On the evening of July 1, 1951, a twenty-eight-year-old writer turned on the gas in his Warsaw apartment, took an overdose of barbiturates, and lay down to sleep. This was his third suicide attempt, and the one that would eventually succeed: he died in hospital two days later. His life had been brief, but more eventful than most. He had spent over two years in Nazi concentration camps (at Auschwitz, Dautmergen, and Dachau-Allach), and not only did he live to tell the tale, but his accounts made history. They shaped the way subsequent generations would see and talk about the camps. That the chronicler of life in the proximity of gas chambers chose to gas himself to death was bound to be read as a meaningful gesture; his suicide would be related to what psychologists call “secondary guilt syndrome,” and discussed along with the suicides of other camp survivors, such as Primo Levy and Jean Améry. The case of Tadeusz Borowski (1922–1951), however, is more complicated.
In fact, as Here in Our Auschwitz and Other Stories testifies, nothing was simple with Borowski. Both the historian Timothy Snyder, who wrote the foreword, and the translator Madeline G. Levine, who also wrote the introduction, do an excellent job of recreating the complex context—political, social, cultural, and intellectual—in which Borowski wrote and lived and died. And so does Czeslaw Miłosz in The Captive Mind (1953), where Borowski features, memorably, as “Beta.” Miłosz’s portrait of Borowski is as insightful as it is haunting. When they first met in 1942, Miłosz realized that he had “a real poet” in front of him. He was also struck by Borowski’s curious “mixture of arrogance and humility.” Writes Miłosz: “In conversation he seemed inwardly convinced of his own superiority; he attacked ferociously yet retreated immediately, bashfully hiding his claws.” This highly explosive mixture not only defined Borowski’s life but may also have had something to do with the manner of his death.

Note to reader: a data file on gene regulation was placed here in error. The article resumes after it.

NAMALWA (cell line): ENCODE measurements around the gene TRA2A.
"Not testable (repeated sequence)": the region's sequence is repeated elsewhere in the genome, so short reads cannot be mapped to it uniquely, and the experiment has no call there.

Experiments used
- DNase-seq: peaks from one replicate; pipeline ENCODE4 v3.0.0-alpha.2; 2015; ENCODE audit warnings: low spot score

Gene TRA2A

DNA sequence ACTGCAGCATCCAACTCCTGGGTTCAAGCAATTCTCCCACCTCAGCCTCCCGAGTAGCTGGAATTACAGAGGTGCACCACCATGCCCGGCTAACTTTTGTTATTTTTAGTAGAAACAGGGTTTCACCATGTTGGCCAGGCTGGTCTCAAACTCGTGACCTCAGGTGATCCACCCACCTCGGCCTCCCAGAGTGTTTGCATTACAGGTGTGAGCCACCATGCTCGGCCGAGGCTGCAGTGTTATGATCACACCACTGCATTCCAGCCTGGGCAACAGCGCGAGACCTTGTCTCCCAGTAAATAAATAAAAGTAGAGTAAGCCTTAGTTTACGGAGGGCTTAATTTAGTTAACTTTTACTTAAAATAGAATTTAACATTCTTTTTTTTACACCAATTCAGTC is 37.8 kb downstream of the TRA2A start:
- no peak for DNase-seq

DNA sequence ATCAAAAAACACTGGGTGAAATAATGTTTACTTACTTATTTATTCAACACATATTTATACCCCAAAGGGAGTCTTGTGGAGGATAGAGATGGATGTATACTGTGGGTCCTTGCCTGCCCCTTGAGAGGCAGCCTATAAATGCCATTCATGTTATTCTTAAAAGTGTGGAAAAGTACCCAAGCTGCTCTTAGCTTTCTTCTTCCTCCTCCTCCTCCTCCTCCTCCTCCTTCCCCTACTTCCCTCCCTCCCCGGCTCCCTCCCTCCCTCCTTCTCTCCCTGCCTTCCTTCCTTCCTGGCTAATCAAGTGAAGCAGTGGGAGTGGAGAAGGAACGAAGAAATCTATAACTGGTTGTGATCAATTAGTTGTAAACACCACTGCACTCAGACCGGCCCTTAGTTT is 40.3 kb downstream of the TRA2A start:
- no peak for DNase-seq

If any one thing defines the twentieth century politically, it must be the emergence of the totalitarian state: born almost fully grown, like an ancient goddess, exquisitely equipped and frighteningly efficient. And nothing captures the essence of totalitarianism better than the concentration camp. In this respect, as in others, Borowski was the child of his century: camps are everywhere in his life and writing. Concentration camps were “a kind of family regularity,” observes Snyder in the foreword. Long before their son was interned in Hitler’s camps, Borowski’s parents spent a combined ten years in Stalin’s. Even before Borowski experienced the camps personally, his poetry tended to see the whole world as an immense labor camp, in which we slave ourselves to death without relief or discernible purpose. To come into this world only to find yourself a camp inmate must have appeared to him a farce of cosmic proportions: “There will remain after us only scrap-iron and the hollow, jeering laughter of generations.”